"The Mardi Gras festival came about as a 'last day before lent; Catholic time of fasting', leading up to Easter. Many Catholics in Cajun Country, give up drinking, as their penance, and some give up eating their favorite foods, such as Gumbo.

The Courir de Mardi Gras dress up in brightly colored costumes and ride horseback, around the Town to ask the farmers for a donation to make Gumbo when they return to the center of town. The wives traditionally make the Gumbo. The Captain of the Mardi Gras tells them to hold back and wait til he gives the signal to stampede onto the farm. The Captain asks the farmers to donate chicken, sausage, rice or Roux to make the Gumbo. If the farmer says yes, then, the Captain waves his flag to signal the Courirs to come on; many times, the farmer gives them a live chicken, but, they have to chase it to get it.

As a show of appreciation, the Mardi Gras wagon of singers, accordion players, harmonica and triangle players perform for the farmer and the Mardi Gras riders dance for the farmer; some dance on the saddle of their horse.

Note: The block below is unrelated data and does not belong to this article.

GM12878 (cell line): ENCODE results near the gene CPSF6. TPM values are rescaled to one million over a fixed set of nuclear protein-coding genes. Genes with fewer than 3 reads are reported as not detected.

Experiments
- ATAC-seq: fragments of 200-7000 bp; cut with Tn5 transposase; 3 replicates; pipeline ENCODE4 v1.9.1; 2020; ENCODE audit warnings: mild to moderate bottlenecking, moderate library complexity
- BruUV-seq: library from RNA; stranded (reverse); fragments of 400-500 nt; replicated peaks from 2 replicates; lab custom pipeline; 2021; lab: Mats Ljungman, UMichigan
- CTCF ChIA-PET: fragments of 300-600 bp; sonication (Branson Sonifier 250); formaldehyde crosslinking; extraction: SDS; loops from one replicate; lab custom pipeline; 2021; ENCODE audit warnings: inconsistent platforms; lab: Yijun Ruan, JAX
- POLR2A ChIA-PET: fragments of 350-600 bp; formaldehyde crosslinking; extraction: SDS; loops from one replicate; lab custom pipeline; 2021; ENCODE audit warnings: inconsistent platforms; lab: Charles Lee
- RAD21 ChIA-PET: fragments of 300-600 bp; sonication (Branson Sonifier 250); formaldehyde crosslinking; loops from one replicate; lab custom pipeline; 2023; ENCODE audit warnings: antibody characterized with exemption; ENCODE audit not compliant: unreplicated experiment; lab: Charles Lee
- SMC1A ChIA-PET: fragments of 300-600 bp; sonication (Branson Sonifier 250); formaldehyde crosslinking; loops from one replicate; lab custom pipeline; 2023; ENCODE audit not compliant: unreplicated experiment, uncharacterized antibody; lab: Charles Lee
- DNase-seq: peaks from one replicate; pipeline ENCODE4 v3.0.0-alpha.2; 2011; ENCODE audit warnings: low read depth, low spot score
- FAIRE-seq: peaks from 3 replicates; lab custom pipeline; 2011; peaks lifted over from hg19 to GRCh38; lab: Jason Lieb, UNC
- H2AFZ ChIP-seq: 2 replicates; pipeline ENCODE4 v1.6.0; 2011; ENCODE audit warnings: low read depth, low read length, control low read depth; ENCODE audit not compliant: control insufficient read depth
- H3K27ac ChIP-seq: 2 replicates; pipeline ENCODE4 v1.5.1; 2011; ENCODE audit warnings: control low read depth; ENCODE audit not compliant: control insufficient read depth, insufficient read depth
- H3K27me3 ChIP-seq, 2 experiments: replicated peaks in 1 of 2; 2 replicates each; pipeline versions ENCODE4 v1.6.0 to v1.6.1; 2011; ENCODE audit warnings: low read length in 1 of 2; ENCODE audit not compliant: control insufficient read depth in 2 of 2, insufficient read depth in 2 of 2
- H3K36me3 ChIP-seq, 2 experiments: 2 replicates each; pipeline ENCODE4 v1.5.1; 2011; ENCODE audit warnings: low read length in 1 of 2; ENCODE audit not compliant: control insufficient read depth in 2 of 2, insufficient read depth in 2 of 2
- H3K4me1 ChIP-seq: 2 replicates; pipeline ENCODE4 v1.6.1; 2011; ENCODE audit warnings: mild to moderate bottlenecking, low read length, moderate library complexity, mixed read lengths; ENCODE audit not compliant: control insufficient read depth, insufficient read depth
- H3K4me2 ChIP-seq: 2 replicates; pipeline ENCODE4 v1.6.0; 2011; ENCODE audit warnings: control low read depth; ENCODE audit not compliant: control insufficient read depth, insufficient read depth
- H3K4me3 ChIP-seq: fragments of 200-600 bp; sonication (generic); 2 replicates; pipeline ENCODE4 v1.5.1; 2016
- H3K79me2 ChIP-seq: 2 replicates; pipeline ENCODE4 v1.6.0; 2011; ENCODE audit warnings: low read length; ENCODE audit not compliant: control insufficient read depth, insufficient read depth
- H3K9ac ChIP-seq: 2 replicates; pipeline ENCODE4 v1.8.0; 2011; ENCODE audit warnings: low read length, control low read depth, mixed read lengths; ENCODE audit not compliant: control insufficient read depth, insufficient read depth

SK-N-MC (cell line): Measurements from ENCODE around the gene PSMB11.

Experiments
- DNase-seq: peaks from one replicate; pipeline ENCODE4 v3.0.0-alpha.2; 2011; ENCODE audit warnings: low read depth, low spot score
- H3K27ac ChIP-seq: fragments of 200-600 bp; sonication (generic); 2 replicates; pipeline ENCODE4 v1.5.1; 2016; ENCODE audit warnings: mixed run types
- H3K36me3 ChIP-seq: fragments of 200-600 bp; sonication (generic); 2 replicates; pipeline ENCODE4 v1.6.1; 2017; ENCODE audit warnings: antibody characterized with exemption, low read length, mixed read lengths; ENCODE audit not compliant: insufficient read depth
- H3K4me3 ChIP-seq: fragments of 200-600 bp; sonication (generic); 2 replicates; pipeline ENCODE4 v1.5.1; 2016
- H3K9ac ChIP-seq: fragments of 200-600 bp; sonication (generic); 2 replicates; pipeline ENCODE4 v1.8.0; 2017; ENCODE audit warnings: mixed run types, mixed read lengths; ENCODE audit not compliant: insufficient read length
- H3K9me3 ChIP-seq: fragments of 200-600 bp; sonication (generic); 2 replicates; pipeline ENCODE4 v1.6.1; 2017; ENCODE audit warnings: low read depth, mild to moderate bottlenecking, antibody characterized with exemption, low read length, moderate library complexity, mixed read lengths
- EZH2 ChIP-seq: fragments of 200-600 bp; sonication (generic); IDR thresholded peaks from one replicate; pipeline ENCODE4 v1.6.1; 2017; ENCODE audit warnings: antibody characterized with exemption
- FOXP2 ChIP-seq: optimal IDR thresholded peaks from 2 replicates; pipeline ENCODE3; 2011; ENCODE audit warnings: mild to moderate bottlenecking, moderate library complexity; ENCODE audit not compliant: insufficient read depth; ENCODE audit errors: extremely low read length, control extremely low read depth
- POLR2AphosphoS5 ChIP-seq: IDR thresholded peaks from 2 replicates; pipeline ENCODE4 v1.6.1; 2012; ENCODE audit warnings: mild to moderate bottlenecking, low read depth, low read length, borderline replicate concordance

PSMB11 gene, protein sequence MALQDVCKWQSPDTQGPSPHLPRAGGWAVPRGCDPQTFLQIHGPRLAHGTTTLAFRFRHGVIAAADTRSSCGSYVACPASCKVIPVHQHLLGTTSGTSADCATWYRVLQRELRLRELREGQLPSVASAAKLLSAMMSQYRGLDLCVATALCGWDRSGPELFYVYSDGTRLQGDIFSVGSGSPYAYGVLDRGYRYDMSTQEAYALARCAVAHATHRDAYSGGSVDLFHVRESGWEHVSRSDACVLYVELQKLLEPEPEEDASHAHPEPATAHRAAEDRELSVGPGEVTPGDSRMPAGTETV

Once they have circled the Town, making 30+ stops, they return to the center of Town and everybody dances and of course, they drink. The song is not about drinking, only about their travels and the charity for the Gumbo." -Tami Landreneau


*Mardi Gras means Fat Tuesday, the last day before Lent but also refers to the costumed people also called "masqués" (masked ones).
**There's a variant that goes, "Tout à l'entour du fond d'hiver" (All around the end of winter).
***By getting her to dance!


The Tee Mamou version of "La Chanson de Mardi Gras" is believed to have its origins in a French song from about 400 years ago.

"Rural Mardi Gras: Iota Louisiana

Though the households to be visited along the route are pre-arranged, the capitaine asks permission from the head of the house for the Mardi Gras to enter. When the capitaine waves his flag, the Mardi Gras dismount the truck and approach the house, chanting their song in unison. The Tee Mamou song, different from the better known versions of Basile or Mamou, is performed without instruments and is closely related to an ancient New Year's Eve begging song found in France, French Canada." -Eric Breaux
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